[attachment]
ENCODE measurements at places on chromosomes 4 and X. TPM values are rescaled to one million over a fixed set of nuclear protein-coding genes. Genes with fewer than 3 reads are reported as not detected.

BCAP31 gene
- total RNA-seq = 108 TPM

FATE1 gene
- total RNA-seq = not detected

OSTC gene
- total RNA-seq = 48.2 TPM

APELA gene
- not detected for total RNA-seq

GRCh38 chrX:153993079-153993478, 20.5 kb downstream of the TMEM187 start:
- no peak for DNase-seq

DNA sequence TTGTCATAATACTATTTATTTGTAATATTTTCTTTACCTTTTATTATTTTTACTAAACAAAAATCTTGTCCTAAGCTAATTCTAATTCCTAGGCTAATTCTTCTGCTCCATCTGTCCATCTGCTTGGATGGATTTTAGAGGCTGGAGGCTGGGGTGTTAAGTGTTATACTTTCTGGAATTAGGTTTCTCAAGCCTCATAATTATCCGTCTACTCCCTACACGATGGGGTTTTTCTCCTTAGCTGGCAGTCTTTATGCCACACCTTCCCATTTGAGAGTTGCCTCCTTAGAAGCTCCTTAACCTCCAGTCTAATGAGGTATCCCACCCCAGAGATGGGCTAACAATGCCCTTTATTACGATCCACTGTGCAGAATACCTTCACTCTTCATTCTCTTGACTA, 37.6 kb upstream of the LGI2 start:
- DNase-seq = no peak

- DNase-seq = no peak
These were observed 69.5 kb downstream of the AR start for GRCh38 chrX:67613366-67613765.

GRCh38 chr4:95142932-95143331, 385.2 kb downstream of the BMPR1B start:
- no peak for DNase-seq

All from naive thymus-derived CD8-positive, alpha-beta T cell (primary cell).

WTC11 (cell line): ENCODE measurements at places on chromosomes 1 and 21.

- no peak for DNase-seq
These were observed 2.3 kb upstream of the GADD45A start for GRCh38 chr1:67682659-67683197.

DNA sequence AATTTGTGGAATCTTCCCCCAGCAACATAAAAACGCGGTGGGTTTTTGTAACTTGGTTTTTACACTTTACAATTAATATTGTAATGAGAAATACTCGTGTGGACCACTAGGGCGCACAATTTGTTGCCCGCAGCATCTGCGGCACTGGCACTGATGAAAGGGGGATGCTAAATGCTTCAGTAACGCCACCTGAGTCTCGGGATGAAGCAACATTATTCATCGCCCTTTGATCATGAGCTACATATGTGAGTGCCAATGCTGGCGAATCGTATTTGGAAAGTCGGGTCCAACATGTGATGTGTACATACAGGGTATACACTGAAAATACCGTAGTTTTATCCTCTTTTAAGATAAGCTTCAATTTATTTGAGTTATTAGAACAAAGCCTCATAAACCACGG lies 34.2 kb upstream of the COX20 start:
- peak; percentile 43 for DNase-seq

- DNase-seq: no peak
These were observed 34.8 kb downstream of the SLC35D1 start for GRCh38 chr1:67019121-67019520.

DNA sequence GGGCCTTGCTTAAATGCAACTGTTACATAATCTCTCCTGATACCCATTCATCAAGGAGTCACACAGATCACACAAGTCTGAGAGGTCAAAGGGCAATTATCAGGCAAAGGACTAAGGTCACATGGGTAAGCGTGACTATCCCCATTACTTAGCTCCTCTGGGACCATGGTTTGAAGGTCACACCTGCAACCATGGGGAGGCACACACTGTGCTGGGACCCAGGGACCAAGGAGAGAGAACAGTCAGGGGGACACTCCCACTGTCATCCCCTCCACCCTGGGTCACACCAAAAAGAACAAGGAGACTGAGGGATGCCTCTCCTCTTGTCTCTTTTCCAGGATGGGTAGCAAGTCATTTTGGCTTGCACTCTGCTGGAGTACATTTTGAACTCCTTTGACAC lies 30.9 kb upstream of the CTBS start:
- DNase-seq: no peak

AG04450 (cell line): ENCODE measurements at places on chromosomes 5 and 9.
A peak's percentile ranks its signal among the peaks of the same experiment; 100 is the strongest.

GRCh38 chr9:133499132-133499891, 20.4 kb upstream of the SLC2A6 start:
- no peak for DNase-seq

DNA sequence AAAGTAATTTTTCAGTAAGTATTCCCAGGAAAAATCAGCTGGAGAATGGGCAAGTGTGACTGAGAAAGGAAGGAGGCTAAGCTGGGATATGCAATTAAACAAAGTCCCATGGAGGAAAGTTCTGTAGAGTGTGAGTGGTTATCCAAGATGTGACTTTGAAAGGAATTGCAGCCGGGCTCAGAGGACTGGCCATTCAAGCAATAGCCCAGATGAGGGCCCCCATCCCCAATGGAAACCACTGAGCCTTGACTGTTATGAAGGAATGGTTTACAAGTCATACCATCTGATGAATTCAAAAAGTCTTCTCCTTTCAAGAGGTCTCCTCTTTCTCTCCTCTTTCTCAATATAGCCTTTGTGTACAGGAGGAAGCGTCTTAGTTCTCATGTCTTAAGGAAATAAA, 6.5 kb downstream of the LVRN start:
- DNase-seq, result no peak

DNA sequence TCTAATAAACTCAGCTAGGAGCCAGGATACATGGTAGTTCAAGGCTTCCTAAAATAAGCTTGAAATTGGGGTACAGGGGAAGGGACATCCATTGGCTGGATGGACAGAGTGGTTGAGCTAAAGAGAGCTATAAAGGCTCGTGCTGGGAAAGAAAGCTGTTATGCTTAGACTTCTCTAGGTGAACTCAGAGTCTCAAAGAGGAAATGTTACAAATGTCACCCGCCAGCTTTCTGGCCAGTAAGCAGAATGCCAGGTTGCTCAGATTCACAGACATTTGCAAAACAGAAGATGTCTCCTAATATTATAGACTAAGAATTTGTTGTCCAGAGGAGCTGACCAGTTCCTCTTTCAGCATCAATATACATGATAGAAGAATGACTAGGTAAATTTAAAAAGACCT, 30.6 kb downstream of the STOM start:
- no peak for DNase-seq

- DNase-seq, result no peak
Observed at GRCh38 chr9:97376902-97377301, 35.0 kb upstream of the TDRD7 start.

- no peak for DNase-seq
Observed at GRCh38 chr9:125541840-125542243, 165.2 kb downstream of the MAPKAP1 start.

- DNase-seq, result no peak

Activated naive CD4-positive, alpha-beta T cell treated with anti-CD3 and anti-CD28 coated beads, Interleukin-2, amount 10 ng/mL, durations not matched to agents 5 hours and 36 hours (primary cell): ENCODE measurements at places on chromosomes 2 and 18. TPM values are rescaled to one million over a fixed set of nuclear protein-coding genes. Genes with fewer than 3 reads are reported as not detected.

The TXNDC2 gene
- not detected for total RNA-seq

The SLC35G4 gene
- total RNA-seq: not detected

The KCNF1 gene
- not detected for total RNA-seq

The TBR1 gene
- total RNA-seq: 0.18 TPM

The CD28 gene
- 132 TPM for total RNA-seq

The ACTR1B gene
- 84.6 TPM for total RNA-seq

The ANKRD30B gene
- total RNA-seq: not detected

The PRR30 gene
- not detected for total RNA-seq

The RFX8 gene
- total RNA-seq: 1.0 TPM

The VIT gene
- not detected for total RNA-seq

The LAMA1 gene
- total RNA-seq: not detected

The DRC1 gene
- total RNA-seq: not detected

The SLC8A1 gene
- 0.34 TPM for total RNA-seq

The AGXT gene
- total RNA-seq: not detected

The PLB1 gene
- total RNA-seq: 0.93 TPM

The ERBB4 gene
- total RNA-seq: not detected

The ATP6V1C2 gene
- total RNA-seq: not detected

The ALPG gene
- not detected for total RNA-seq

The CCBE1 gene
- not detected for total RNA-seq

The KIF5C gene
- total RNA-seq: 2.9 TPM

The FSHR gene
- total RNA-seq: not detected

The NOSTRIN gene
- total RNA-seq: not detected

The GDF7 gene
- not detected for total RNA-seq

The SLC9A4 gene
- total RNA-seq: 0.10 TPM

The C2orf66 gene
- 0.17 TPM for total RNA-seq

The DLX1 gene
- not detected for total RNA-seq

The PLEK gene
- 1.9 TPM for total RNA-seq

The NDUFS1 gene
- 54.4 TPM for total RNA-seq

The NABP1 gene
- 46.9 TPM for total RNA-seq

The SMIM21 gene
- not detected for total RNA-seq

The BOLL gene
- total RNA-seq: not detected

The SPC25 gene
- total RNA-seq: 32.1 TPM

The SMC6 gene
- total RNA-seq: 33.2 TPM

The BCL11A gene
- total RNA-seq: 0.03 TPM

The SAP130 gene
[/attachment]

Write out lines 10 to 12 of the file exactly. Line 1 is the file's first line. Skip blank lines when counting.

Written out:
GRCh38 chrX:153993079-153993478, 20.5 kb downstream of the TMEM187 start:
- no peak for DNase-seq

DNA sequence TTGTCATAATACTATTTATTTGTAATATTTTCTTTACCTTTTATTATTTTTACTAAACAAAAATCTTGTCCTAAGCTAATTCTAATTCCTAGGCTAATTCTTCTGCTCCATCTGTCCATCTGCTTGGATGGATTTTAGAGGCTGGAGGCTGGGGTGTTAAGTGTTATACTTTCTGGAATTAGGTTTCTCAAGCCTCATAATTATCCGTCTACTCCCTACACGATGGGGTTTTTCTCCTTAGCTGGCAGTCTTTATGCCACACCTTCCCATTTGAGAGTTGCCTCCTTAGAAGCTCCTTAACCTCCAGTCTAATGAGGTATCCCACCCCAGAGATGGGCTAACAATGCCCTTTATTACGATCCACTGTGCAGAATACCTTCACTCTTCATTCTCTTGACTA, 37.6 kb upstream of the LGI2 start: